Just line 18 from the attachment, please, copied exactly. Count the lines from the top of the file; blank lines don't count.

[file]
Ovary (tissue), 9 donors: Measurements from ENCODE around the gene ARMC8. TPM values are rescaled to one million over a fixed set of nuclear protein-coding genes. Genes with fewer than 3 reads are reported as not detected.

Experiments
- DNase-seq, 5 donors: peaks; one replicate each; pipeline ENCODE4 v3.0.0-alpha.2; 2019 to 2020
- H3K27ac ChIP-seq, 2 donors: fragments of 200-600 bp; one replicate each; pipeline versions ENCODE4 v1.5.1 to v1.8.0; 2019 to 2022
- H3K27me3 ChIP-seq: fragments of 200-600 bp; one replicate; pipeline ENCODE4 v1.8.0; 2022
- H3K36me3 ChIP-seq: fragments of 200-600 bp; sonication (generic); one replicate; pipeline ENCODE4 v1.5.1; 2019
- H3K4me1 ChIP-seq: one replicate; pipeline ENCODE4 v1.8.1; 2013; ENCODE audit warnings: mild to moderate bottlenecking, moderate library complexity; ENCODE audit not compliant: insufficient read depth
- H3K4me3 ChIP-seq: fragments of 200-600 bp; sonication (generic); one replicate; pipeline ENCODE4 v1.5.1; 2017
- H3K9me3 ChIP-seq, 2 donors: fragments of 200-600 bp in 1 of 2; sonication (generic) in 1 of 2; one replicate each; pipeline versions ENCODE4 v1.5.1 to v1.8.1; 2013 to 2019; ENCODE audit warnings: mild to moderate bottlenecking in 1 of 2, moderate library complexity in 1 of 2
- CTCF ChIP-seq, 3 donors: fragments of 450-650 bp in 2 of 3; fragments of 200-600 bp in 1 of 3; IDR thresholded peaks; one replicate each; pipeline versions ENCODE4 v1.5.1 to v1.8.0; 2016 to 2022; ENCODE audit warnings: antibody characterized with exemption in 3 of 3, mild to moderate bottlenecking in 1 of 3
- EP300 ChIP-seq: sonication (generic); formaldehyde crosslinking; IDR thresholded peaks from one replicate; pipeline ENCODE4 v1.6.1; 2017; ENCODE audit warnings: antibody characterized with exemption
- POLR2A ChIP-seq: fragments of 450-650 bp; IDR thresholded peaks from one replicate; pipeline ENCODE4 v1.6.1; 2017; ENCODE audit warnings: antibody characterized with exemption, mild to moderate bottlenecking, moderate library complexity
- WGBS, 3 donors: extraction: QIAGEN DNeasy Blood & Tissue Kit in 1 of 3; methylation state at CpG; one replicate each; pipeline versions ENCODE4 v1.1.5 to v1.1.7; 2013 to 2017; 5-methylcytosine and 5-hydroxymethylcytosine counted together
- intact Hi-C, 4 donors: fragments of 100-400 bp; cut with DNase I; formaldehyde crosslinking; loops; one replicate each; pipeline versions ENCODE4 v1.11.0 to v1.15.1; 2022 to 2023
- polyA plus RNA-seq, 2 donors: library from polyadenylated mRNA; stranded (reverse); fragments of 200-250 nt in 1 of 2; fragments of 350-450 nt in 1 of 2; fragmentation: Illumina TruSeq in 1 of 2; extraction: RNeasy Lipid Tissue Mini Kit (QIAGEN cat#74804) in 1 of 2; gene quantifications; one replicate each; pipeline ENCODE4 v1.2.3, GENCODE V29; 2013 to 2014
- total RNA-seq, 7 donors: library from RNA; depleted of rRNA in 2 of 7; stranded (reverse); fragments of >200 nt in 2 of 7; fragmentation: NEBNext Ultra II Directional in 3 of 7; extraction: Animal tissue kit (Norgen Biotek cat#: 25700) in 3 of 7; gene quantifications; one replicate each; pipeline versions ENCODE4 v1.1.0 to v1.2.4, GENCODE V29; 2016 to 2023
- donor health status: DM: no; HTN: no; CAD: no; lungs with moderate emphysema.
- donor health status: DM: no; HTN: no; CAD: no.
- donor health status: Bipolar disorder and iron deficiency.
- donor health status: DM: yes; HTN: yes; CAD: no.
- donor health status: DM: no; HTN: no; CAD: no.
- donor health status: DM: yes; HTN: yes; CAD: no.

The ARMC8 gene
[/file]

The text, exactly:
- donor health status: DM: no; HTN: no; CAD: no.